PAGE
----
NEW YORK CITY (WABC) -- A gunman suspected of stalking homeless people while they slept on the streets of New York City and Washington, D.C., killing at least two people and wounding three others, was arrested early Tuesday, police said.
ATF agents took 30-year-old Gerald Brevard into custody in southeast Washington.
"This man targeted those experiencing homelessness with no regard for life, but this criminal is now off the streets," New York City Mayor Adams said. "Gun violence against anyone, let alone our most vulnerable populations, is sick, but thanks to the coordination between different levels of law enforcement and the public's help, those experiencing homelessness can breathe a sigh of relief today. The recent rise in gun violence remains a concern for us all, and we will do everything in our power to keep our citizens safe because public safety is the prerequisite to prosperity."
Brevard, who lives in the Washington area, has a criminal history that includes an assault arrest, and a law enforcement source tells ABC News there is a high degree of confidence he is the man seen in surveillance photos and videos. At this point, he is not yet charged in the New York City shootings but is considered a person of interest.
"We don't have enough to make an arrest," Chief of Detectives James Essig said. "We are working with the Manhattan District Attorney. We are gathering all our evidence...when we are able to, we will announce an arrest."
He said the NYPD has him on surveillance arriving at Penn Station early Saturday morning, though he has no connections to New York as far as they can see.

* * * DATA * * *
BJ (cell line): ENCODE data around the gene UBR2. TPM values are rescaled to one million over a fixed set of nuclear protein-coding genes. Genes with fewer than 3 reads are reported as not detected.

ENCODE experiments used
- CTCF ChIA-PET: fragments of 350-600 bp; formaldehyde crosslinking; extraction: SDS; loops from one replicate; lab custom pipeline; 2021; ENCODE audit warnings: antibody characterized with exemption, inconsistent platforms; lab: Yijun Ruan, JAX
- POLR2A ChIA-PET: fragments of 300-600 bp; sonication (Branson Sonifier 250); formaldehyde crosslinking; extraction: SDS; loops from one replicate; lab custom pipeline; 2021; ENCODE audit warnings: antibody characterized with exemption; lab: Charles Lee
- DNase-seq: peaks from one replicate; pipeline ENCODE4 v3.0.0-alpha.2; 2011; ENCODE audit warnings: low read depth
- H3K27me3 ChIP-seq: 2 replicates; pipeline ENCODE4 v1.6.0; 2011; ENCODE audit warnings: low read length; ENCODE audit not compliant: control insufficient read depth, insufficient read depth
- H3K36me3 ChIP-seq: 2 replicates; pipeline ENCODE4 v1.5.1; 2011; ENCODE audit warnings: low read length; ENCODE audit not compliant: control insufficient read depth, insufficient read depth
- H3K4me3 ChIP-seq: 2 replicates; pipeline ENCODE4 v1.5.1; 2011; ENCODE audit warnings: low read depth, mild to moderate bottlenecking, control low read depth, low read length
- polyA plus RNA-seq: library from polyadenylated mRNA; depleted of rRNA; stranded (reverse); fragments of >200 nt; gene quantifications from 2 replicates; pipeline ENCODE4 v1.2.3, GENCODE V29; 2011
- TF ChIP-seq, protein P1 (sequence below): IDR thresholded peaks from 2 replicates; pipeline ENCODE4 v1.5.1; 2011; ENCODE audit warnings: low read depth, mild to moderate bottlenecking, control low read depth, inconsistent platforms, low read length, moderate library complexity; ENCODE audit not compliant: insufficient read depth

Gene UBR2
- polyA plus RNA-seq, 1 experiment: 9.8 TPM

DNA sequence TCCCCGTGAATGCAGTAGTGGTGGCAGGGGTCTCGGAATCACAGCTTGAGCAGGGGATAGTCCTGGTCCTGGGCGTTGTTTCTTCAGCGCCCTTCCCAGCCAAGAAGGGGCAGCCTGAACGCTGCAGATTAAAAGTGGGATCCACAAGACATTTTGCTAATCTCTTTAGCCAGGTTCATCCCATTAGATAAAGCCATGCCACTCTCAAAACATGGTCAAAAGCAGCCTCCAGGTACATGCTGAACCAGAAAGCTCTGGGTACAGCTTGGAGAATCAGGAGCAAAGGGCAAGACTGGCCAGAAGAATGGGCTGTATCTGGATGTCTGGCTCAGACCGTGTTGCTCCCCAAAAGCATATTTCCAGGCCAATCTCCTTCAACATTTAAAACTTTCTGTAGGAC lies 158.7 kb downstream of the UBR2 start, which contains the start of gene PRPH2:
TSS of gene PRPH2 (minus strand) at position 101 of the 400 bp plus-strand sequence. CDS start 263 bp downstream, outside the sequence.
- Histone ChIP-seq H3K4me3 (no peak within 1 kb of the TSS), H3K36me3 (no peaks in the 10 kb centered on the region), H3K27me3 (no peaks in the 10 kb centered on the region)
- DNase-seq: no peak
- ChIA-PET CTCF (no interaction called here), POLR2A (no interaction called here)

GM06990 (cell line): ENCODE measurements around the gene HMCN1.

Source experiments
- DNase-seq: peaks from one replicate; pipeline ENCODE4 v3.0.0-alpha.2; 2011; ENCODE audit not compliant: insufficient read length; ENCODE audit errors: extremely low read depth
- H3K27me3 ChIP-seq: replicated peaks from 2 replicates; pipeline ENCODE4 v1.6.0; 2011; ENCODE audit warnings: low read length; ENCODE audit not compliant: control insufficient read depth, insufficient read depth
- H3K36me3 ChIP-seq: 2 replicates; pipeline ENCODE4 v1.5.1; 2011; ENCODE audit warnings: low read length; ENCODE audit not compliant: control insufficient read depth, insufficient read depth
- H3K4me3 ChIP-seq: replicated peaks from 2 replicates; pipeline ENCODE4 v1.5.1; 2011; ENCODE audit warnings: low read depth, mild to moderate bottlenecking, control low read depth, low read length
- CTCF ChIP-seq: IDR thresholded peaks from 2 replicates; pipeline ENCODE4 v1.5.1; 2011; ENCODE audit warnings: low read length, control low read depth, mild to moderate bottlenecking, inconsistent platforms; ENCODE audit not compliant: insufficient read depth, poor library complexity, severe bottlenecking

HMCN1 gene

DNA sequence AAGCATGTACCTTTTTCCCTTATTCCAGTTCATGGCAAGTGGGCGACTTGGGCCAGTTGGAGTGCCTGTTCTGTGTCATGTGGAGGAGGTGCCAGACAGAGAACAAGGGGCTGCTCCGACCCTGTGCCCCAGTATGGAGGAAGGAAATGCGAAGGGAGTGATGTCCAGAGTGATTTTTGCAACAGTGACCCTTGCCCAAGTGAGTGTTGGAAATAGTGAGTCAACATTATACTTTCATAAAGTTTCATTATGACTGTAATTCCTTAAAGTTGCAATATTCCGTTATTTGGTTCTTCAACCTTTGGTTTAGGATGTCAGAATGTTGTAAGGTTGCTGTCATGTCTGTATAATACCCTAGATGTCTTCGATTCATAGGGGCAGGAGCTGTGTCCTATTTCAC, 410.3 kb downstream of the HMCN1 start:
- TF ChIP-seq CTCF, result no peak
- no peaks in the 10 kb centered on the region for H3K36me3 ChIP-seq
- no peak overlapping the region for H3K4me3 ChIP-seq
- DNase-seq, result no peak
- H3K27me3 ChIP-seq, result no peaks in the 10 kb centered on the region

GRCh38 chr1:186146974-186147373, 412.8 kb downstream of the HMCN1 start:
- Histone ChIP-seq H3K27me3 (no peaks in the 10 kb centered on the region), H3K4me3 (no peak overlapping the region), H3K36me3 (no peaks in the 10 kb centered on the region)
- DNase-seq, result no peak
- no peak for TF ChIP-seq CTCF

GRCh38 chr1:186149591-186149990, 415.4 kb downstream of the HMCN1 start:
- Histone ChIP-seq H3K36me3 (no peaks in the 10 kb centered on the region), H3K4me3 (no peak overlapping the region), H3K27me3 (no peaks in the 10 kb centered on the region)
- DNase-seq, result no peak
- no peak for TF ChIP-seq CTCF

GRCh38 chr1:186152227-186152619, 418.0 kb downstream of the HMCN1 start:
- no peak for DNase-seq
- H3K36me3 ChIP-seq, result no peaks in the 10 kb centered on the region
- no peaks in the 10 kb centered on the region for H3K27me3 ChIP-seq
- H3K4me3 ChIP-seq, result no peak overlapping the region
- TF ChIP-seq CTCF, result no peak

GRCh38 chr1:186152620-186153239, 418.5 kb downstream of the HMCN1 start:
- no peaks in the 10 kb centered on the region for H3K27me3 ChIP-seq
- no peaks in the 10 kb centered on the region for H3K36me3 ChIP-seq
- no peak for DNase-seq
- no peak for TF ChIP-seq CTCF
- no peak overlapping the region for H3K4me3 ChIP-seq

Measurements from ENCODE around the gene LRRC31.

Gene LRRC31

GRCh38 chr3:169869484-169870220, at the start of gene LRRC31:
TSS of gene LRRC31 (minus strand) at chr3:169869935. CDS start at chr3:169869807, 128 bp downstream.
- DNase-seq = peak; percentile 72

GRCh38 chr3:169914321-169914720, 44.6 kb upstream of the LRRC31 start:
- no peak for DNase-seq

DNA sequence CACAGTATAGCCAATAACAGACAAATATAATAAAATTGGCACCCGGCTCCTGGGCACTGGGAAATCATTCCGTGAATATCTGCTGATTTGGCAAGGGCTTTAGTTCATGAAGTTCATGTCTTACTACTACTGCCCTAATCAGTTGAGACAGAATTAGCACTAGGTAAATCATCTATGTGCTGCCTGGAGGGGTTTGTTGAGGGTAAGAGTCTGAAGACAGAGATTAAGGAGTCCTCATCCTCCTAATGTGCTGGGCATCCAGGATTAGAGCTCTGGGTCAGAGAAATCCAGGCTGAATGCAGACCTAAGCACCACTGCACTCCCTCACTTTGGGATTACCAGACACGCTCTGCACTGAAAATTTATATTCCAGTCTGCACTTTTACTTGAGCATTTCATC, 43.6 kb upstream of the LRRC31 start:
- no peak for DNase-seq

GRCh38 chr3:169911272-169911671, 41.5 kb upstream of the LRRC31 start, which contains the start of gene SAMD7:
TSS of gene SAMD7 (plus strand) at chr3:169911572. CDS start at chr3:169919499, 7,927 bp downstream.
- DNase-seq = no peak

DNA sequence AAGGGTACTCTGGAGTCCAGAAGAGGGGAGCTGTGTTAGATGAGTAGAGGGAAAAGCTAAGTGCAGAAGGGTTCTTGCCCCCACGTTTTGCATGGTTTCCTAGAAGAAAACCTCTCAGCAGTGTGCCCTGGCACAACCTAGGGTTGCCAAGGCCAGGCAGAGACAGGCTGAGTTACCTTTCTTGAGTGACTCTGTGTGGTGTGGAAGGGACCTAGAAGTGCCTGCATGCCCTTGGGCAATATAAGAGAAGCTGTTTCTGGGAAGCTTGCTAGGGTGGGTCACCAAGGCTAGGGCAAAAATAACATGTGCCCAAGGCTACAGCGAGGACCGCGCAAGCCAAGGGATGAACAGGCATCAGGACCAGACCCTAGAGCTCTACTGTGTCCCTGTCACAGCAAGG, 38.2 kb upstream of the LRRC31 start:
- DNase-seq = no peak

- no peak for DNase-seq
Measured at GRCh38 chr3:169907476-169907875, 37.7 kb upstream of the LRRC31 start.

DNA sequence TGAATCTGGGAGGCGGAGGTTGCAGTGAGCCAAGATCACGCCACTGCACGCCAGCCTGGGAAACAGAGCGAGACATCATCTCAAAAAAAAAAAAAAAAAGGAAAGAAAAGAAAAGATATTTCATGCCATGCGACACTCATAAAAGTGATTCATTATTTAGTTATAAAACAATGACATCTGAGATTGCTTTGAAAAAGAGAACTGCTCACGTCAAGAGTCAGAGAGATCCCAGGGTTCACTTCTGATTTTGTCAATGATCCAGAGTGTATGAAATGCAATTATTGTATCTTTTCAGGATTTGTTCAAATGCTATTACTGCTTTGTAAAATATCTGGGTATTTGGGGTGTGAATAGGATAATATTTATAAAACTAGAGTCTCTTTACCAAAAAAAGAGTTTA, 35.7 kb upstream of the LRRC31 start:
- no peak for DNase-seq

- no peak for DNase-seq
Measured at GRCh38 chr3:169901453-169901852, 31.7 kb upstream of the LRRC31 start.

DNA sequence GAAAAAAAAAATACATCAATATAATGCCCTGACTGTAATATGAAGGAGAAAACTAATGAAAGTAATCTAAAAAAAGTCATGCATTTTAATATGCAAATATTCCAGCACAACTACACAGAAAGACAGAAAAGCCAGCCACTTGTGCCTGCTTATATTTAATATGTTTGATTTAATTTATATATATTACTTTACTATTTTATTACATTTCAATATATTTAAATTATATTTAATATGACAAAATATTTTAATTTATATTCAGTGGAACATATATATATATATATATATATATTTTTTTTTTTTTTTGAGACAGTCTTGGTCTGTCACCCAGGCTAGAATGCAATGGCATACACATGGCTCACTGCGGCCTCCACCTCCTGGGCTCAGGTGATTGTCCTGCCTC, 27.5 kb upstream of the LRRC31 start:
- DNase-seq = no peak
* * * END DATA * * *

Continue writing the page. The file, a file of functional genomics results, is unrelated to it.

"We said that the work to remove this man from our streets was urgent and our communities responded," DC Mayor Muriel Bowser said. "We know that this experience has been especially scary for our residents experiencing homelessness. Our work continues to end homelessness and ensure all residents have access to safe and affordable housing. Our work also continues to get guns off our streets, to address the proliferation of firearms, and to prevent violence while also working swiftly to hold people accountable when they terrorize and bring harm to our communities."
The police commissioners of both cities also thanked all of the law enforcement outlets involved and the community.
Brevard's father talked to Eyewitness News reporter CeFaan Kim, saying he last spoke to his son Sunday and never expected he would do anything violent.
"He was kind of erratic in his speaking," his father said. "He's been dealing with mental issues. I tried to have him committed on several occasions. At one point, he was in the St. Elizabeth Mental Hospital and they let him out. I tried to get him committed, but they told me I couldn't because he's an adult."
He also released a prepared statement in which he faulted the judicial system for not getting his son help.